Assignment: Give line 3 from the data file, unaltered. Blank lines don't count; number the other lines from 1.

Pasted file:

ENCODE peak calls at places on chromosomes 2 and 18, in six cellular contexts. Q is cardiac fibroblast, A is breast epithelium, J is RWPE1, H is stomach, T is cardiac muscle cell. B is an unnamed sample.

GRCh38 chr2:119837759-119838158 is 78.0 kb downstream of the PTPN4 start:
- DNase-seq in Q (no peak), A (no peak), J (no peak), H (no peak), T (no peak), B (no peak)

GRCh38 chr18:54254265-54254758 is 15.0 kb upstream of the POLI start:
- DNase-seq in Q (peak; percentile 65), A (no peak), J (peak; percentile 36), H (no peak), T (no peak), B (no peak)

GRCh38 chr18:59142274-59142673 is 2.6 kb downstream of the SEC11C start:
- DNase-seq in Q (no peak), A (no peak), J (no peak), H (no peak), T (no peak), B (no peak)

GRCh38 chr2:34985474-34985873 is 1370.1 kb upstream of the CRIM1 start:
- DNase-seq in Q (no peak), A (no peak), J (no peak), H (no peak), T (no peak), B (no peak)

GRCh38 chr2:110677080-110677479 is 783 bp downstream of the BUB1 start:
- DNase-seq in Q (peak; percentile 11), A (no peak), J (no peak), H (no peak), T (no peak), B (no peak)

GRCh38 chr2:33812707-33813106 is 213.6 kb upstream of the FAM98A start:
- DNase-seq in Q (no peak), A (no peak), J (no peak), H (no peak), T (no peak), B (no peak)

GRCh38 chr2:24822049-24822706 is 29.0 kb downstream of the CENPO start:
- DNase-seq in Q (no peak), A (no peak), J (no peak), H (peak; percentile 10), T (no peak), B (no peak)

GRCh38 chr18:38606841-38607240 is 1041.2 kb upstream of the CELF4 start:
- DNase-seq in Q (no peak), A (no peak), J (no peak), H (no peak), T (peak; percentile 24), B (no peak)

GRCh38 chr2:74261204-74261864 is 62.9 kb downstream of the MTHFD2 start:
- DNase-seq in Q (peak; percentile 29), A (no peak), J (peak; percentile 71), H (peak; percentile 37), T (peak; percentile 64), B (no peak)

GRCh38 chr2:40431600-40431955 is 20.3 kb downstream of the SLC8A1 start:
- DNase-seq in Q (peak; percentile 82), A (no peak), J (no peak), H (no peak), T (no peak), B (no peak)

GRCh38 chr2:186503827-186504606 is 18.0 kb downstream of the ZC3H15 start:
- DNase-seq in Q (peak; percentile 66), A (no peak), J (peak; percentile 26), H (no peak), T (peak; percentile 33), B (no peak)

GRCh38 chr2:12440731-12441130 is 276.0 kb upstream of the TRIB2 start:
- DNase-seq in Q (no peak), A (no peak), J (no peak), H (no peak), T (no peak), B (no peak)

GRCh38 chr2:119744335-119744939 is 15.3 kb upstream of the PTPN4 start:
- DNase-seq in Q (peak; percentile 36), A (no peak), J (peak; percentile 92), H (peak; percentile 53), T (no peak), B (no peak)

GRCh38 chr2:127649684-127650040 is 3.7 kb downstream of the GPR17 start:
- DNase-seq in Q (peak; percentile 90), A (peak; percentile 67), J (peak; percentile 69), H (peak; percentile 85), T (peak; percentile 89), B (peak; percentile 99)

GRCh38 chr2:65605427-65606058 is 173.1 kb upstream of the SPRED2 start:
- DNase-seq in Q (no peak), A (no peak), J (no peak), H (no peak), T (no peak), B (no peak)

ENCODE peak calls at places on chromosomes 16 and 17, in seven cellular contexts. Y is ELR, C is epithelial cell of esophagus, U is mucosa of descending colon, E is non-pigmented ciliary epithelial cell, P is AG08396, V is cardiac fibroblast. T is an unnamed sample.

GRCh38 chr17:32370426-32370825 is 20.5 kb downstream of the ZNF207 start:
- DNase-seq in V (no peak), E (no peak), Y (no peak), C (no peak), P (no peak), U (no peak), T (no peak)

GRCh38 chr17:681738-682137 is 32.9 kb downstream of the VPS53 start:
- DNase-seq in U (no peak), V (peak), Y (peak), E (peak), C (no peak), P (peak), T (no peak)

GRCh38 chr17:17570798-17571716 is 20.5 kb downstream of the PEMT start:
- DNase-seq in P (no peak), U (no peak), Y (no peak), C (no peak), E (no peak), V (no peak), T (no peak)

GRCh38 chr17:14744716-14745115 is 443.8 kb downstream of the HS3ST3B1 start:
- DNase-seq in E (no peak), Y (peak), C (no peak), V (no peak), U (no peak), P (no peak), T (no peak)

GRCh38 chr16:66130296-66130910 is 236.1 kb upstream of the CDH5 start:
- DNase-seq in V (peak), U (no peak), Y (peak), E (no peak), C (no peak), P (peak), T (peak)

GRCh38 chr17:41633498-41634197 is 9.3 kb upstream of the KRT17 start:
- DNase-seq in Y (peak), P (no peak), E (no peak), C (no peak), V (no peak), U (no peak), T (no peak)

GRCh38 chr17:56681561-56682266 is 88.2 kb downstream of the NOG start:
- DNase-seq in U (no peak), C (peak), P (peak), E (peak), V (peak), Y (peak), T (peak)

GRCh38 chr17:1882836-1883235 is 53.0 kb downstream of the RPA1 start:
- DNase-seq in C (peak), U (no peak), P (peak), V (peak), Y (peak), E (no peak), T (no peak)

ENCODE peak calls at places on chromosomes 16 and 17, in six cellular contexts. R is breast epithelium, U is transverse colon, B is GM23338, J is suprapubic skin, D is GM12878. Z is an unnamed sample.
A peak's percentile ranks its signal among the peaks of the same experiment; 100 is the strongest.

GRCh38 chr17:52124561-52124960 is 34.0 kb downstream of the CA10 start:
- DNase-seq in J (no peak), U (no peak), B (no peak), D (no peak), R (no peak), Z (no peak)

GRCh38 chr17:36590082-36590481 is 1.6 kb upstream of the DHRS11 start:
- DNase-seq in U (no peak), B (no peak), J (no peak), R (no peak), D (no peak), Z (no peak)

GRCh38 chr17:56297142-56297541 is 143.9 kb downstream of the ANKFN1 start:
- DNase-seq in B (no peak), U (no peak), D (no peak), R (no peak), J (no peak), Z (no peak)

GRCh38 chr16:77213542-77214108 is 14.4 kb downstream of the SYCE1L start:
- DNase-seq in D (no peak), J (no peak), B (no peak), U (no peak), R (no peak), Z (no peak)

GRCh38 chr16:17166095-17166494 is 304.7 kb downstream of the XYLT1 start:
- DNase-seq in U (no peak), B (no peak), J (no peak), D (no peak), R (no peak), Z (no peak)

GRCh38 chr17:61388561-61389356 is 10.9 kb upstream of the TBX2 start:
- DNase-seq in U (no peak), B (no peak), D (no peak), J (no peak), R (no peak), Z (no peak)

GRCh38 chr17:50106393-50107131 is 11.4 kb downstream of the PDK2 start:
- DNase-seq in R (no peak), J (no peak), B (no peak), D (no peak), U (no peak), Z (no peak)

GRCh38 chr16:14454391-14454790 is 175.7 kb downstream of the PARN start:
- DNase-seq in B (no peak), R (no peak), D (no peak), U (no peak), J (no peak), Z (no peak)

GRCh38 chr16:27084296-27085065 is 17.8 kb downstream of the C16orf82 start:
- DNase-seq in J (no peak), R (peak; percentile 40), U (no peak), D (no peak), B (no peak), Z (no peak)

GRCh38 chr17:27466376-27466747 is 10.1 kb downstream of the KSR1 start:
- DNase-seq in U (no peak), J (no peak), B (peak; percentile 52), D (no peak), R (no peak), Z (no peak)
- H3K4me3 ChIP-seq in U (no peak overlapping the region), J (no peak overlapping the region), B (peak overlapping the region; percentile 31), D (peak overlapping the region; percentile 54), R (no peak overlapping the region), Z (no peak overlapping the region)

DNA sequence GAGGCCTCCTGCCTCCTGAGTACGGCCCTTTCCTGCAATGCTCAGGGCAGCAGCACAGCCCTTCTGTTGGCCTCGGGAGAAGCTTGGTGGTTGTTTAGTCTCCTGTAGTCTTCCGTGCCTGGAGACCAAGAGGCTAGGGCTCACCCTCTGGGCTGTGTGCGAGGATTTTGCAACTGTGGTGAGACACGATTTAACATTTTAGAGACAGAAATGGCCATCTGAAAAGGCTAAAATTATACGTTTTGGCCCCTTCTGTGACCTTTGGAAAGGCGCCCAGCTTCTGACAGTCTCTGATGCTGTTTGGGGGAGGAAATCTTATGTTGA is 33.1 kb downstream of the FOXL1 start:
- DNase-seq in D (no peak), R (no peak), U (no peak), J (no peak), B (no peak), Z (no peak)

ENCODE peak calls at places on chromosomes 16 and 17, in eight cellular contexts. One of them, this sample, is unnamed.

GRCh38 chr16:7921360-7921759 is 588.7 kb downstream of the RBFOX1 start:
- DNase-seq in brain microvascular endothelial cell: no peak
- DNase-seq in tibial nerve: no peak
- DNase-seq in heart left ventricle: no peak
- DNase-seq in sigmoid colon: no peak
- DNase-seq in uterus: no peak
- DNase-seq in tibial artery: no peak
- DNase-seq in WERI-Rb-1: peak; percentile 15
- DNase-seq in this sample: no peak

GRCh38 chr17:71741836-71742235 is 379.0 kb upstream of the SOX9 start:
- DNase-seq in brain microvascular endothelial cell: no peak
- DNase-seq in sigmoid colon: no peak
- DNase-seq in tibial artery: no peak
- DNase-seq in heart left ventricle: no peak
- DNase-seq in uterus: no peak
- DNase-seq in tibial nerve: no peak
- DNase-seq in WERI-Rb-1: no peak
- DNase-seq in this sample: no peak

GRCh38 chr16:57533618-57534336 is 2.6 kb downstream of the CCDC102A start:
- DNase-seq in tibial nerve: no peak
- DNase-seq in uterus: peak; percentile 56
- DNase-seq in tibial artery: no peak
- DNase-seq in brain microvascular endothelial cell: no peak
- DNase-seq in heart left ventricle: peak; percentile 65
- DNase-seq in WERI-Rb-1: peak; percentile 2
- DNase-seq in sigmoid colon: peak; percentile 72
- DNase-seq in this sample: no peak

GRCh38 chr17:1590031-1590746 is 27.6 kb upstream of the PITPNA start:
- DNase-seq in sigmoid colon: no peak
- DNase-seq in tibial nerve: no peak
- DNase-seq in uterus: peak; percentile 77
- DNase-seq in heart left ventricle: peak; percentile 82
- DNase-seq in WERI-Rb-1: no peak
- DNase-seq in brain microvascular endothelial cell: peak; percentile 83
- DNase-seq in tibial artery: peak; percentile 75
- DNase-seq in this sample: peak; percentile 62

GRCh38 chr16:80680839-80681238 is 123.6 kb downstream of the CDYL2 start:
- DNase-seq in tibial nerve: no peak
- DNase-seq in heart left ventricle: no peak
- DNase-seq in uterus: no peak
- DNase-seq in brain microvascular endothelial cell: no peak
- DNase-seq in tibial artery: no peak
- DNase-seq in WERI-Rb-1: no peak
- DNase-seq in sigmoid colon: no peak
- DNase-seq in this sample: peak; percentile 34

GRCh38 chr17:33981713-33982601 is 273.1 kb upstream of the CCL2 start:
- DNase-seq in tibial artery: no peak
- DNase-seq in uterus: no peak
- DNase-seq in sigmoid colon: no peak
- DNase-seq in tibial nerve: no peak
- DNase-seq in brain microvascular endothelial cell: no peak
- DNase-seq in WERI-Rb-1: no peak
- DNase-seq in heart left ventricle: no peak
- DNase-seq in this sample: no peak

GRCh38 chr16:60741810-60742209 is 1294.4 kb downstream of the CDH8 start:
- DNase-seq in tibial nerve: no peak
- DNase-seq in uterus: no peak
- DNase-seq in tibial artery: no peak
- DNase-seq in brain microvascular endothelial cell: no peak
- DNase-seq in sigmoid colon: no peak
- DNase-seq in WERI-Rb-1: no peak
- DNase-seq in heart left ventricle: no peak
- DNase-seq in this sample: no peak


- DNase-seq in Q (no peak), A (no peak), J (no peak), H (no peak), T (no peak), B (no peak)